have a friend and a frequent business traveler who goes by the nickname the App King. He divides travel into three phases: pre-, en-route and at destination. He claims that each phase runs smoothest by employing a bevy of indispensable apps.
He uses Hipmunk, Tripit, Flightview, Worldclock, Weather+, Tripadvisor and Google Earth before the plane takes off. Hipmunk searches for flights; Tripit constructs a trip itinerary based on e-ticket and hotel reservations; Worldclock tallies time zones, especially useful when making stops or layovers in several of them.
Phase two of travel requires Worldclock, Tripit, Email app, Boingo, Zinio and Instapaper. Tripit at this stage serves as the old-fashioned boarding pass, or as the App King says, “No paper baby!” Except in the U.S., where Homeland Security agents dive for cover when presented with a phone or iPad instead of the standard printed paper. Boingo connects the App King to an hour of (paid) wifi when none is available; Zinio and Instapaper provide endless reading material during long flights.
Once the App King arrives at his destination there are still more apps. These help cut down work travel stress: Dropbox for documents, Early Edition 2 for news, Places app for locating atms or restaurants, Email, Video and Skype. As for basic travel survival, Skype, Places app, Tripit, Worldclock and Dropbox top the App King’s list.
The App King prides himself in an efficiency vastly increased by apps. They make his motion more succinct. Apps save him time better spent enjoying the country visited. The App King, who has limited free time on trips, enjoys this so much that’s he is unable to remember what travel was like before.
I live by the Coliseum where tourists are integrated in the scenery. Unlike the App King, many middle-aged couples carry guidebooks the size of small encyclopedias. That’s justified in Italy where technological slag is more common than a wifi hotspot. But I’ve noticed more tourists waving around an iPad to take photos or to navigate out of labyrinthine streets.
A few Rome-specific travel apps are Drinking Water, which helps you find the nearest nasone (or water fountain), and the Roman Emperors Pocket Book, which matches monument to the Emperor who built it.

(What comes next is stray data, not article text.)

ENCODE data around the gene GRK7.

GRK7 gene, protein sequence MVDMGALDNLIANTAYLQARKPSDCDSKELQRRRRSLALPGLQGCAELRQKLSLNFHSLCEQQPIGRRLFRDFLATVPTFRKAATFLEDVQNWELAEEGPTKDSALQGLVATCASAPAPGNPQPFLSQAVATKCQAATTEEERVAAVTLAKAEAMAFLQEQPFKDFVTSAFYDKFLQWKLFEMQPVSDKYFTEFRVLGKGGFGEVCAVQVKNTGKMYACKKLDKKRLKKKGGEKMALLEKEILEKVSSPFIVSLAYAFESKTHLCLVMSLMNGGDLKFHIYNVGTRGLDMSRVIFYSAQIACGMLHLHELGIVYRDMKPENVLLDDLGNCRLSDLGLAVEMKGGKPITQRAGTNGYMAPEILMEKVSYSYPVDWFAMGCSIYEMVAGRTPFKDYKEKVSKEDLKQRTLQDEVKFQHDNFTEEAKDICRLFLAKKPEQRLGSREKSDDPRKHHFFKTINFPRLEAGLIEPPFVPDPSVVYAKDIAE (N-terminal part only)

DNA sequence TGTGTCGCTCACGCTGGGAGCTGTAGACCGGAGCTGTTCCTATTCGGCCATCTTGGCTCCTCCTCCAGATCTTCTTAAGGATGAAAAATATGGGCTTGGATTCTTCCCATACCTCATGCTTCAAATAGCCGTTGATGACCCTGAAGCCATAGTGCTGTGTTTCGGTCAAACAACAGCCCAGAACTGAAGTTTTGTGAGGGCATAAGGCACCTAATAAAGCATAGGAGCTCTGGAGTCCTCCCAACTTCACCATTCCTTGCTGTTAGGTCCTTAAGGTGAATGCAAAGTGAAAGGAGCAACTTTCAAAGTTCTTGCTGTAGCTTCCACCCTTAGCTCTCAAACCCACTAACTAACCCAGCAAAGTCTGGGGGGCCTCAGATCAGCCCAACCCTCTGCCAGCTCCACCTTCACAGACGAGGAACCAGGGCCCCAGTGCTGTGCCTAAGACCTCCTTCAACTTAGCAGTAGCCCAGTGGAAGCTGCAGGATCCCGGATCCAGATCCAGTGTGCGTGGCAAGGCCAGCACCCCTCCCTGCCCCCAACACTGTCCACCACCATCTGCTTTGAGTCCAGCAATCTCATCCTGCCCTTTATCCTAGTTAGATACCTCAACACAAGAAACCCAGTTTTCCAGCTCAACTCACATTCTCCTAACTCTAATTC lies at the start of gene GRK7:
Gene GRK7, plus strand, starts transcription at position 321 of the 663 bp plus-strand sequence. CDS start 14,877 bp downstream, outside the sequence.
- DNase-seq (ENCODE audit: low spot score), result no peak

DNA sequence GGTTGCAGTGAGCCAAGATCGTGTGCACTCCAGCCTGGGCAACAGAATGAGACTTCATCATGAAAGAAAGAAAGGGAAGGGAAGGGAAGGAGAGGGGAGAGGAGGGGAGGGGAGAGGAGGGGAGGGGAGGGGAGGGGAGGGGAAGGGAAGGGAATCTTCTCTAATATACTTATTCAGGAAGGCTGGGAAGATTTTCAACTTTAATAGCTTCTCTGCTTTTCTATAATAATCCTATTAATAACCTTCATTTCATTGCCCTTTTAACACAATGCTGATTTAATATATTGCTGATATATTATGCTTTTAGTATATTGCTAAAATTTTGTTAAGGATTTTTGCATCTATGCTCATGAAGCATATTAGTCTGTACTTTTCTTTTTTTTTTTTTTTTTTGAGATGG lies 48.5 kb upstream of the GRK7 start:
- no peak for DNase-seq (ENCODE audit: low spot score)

Ten years ago I set out with a backpack, a one-way ticket and the desire for an endless adventure. I carried a thick guidebook that was helpful when I disembarked in an unknown city: its simple maps and lists of hostels saved me on several occasions. But the guidebook was heavy, not something I brought for a walk around town.
Sometimes when I went wandering, a new city swallowed me up. I spent lots of lulled hours in train stations waiting for a departure. I often had to ask fellow travelers or locals for help. I communicated very rarely with family back home, often receiving a message: Are you still alive?
What shape would my journey have taken if I had an app filled device in my bag? For one thing, my parents would have been relieved to know I could be reached whenever there was wifi. I would have saved the hours I spent sitting in train stations or wandering around lost; saved some frustration that accompanied the bitter helplessness of unpredictable situations; saved some bafflement and misunderstandings. Apps would have been a companion on lonely nights; I could have forgotten myself in their bright, quick charms.
But would I have wanted any of those challenges erased? No. Could I imagine any future journey without Skype or Google Maps? Certainly not.
The question often raised by technology is whether new advantages compensate for things left behind. When time is saved the answer is yes. But beyond the increasing speed against which we measure our daily lives, there’s a snail-paced deliberation that defines part of our existence as a series of obstacles over which we pass. Their overcoming is called learning. Before maps there was the star Polaris and the other cardinal directions. A lot of thought went into determining, “Where am I now?” Now we touch a screen and an answer appears, no learning or thought required.
As technology spurs time on, we must adjust accordingly or be left behind, and apps, I admit, are one way of reasoning with the rate of our times. But Polaris remains.
— The apps listed above can be downloaded onto iOS devices for free or for a small charge at the Apple iTunes store. Some apps charge an in-app fee, such as Skype and Boingo.